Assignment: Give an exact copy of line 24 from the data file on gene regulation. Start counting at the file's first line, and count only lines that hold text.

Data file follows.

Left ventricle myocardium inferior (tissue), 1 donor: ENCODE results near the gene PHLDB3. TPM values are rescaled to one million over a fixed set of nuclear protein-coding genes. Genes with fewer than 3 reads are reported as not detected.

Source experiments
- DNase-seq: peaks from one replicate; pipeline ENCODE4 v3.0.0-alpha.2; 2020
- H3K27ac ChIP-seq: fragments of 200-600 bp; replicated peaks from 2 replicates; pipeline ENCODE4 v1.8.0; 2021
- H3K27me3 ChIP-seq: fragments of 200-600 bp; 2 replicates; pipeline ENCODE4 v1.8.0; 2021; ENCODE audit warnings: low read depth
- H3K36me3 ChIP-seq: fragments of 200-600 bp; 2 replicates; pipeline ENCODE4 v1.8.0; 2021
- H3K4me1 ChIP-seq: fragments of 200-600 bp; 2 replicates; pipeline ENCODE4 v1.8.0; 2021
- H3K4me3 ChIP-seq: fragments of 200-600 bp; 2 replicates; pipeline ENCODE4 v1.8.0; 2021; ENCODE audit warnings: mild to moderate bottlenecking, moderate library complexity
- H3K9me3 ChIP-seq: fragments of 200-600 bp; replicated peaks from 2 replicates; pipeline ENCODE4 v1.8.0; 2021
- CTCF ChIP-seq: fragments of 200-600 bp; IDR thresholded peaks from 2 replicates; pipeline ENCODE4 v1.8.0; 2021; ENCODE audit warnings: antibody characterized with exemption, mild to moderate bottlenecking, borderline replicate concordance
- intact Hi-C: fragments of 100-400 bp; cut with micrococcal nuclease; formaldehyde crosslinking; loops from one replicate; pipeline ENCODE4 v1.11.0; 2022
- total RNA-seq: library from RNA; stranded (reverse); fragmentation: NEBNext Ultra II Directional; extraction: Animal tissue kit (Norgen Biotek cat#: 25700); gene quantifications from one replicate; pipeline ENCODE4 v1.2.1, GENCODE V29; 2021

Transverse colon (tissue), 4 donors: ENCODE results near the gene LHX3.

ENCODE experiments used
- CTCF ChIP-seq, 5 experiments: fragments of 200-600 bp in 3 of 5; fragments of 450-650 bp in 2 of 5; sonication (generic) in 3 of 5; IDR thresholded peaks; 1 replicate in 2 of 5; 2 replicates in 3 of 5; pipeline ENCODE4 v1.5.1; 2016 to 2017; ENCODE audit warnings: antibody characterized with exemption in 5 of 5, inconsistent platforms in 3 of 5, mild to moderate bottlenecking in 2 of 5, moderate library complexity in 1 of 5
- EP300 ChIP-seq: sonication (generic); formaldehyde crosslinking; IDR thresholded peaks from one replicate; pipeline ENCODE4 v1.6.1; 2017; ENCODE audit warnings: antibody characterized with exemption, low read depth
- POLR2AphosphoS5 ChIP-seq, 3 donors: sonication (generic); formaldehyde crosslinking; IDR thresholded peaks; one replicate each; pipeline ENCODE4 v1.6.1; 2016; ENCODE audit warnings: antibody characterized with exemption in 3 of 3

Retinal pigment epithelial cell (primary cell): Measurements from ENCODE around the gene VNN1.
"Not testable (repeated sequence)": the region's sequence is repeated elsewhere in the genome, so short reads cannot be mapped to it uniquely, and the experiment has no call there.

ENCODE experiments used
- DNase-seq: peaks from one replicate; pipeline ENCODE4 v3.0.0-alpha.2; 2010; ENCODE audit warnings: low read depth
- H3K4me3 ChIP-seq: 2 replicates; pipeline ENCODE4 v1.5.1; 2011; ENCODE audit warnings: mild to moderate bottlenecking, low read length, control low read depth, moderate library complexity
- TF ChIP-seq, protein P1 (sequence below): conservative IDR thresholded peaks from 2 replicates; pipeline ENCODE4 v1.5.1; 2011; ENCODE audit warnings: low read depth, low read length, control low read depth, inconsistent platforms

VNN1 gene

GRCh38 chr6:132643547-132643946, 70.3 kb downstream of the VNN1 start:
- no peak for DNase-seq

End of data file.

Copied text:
VNN1 gene